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Here Comes a 1970s-Style Stagflation Analysts Warn  ( Original )
FEB 16, 2017

ORIGINAL SOURCE: Analysts warn of 1970s-style stagflation as US prices rise, industrial output falters by Karen Maley of Financial Review on 2/16/2017

Could it be that for over 40 plus years a 70's-Style Stagflation is back? Do we now have the perfect conditions for it or is this just a flash in the pan? Back in the early seventies and eighties it was high unemployment, an oil embargo and inflation that took it's toll then.

Nixon destroyed the dollar by taking us off the gold standard that was tied to it. He initiated wage-price controls to combat mild inflation which escalated for a decade into stagflation. Needless to say it took over 20 percent interest rates stop the runaway inflation that ultimately resulted Gold prices from $35.00 to $850.00

Is it about to happen again?

Are financial markets about to be hit with the perfect stagflationary cocktail of rising US inflation and slowing economic activity?

Although the US sharemarket continued to march higher overnight on hopes that US President Donald Trump would soon announce his "massive tax plan", some analysts are becoming a little uneasy that the US central bank may soon be forced to raise interest rates to combat rising inflation, even though US economic activity remains patchy.

They warn the latest US consumer price index (CPI) figures show that inflationary pressures are finally stirring, meaning this may be the year when the US Federal Reserve gets its rate hike forecasts right.

US inflation increased at its fastest clip in almost four years in January when the CPI – which measured prices of everything from restaurant meals to housing – jumped 0.6 per cent from a month earlier. Excluding the more volatile food and energy prices, the core CPI was up 0.3 per cent in the month, and was up 2.3 per cent from a year earlier.

US Federal Reserve boss Janet Yellen proudly pointed to the recovery in inflation when she testified before US legislators this week. She noted that US inflation – measured by the Fed's favourite gauge, the personal consumption expenditures (PCE) price index – rose by 1.6 per cent in the 12 months ending December. She noted that, although this was still below the Fed's 2 per cent  target, it was 1 percentage point higher than its pace in 2015.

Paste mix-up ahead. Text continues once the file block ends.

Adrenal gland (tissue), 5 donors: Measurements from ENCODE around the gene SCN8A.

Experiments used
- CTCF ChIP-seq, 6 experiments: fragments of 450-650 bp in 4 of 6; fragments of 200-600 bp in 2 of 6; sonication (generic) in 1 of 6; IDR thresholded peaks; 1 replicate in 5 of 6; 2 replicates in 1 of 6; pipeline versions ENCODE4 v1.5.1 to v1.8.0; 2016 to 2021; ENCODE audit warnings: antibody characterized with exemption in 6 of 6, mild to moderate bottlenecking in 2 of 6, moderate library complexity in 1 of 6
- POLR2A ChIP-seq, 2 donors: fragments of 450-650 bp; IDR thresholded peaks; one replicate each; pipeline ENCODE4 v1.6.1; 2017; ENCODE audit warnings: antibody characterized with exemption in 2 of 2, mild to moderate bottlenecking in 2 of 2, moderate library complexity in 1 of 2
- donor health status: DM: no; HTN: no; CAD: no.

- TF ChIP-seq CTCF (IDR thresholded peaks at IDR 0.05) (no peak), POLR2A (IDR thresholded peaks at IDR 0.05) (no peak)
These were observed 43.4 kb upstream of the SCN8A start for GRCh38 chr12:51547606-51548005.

Raising rates

Yellen also repeated her warning that it would be "unwise" for the Fed to be too tardy in raising rates, because this could force it to make a series of rapid rate hikes that would "risk disrupting financial markets and pushing the economy into recession".

According to Goldman Sachs economists, the latest US CPI figures, combined with the rises in US producer prices, suggest that the January core PCE index is likely to show a jump of 0.33 per cent from the previous month, and a rise of 1.8 per cent from a year earlier.

As a result, they estimate there is now a 30 per cent chance that the Federal Open Market Committee – the US central bank's key policy-making group – will raise rates at its March meeting. Previously, they put a 20 per cent probability on a March rate hike.

According to the economists, "we now think it is a close call whether the committee will hike the funds rate at the next two meetings or wait until June, and we see a very high odds (90 per cent) of at least one rate increase by mid-year".

But this stirring of inflation comes at a time when there are major questions about the robustness of the US economy.

Last week, Larry Fink, who runs BlackRock, the world's biggest fund manager with more than $US5 trillion in assets under management, warned the US economy was in the midst of a slowdown.

"I see a lot of dark shadows", Fink warned. "The markets are probably ahead of themselves."

He added that, although many US and European company bosses were bullish about possible policy changes the Trump administration might introduce, "most business people are not investing today".

Fink's caution appeared to be vindicated by figures released overnight that showed US industrial production – a measure of output at US factories, mines and utilities – dropped by 0.3 per cent in January from the previous month. 

Although the drop largely reflected the fact that unseasonably warm weather had reduced demand for heating, causing utility output to fall, some analysts argued it was worrying that overall industrial output was flat compared with January 2016.

They also noted that separate figures released overnight showed that private-sector US workers suffered a 0.4 per cent decline in their inflation-adjusted weekly earnings in January from a month earlier.

Analysts warned that, if wage increases continued to lag behind price rises, US consumers would have little option but to cut back on their spending. Because consumer spending accounted for more than two-thirds of US gross domestic product, any belt-tightening would act as a major drag on US economic activity.